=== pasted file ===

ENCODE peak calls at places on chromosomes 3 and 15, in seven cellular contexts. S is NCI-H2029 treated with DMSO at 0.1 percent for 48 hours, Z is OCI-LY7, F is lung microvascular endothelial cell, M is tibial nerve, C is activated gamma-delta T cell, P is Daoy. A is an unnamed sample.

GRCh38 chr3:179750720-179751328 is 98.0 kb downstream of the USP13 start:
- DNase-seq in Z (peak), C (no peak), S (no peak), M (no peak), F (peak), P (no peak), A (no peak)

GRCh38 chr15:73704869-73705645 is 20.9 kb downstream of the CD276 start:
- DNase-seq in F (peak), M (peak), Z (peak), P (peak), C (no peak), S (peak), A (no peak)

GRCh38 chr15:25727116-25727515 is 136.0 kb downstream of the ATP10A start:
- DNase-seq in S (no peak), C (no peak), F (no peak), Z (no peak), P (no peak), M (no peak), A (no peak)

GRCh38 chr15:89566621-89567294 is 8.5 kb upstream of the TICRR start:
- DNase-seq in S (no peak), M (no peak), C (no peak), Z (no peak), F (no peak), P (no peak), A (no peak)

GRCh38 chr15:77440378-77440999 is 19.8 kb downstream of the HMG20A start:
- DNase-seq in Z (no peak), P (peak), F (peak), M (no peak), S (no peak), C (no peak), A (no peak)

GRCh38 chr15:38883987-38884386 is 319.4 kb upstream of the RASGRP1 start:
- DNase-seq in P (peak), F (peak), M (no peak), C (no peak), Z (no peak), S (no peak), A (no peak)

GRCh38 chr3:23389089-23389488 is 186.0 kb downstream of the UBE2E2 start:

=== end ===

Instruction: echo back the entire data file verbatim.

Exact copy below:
ENCODE peak calls at places on chromosomes 3 and 15, in seven cellular contexts. S is NCI-H2029 treated with DMSO at 0.1 percent for 48 hours, Z is OCI-LY7, F is lung microvascular endothelial cell, M is tibial nerve, C is activated gamma-delta T cell, P is Daoy. A is an unnamed sample.

GRCh38 chr3:179750720-179751328 is 98.0 kb downstream of the USP13 start:
- DNase-seq in Z (peak), C (no peak), S (no peak), M (no peak), F (peak), P (no peak), A (no peak)

GRCh38 chr15:73704869-73705645 is 20.9 kb downstream of the CD276 start:
- DNase-seq in F (peak), M (peak), Z (peak), P (peak), C (no peak), S (peak), A (no peak)

GRCh38 chr15:25727116-25727515 is 136.0 kb downstream of the ATP10A start:
- DNase-seq in S (no peak), C (no peak), F (no peak), Z (no peak), P (no peak), M (no peak), A (no peak)

GRCh38 chr15:89566621-89567294 is 8.5 kb upstream of the TICRR start:
- DNase-seq in S (no peak), M (no peak), C (no peak), Z (no peak), F (no peak), P (no peak), A (no peak)

GRCh38 chr15:77440378-77440999 is 19.8 kb downstream of the HMG20A start:
- DNase-seq in Z (no peak), P (peak), F (peak), M (no peak), S (no peak), C (no peak), A (no peak)

GRCh38 chr15:38883987-38884386 is 319.4 kb upstream of the RASGRP1 start:
- DNase-seq in P (peak), F (peak), M (no peak), C (no peak), Z (no peak), S (no peak), A (no peak)

GRCh38 chr3:23389089-23389488 is 186.0 kb downstream of the UBE2E2 start: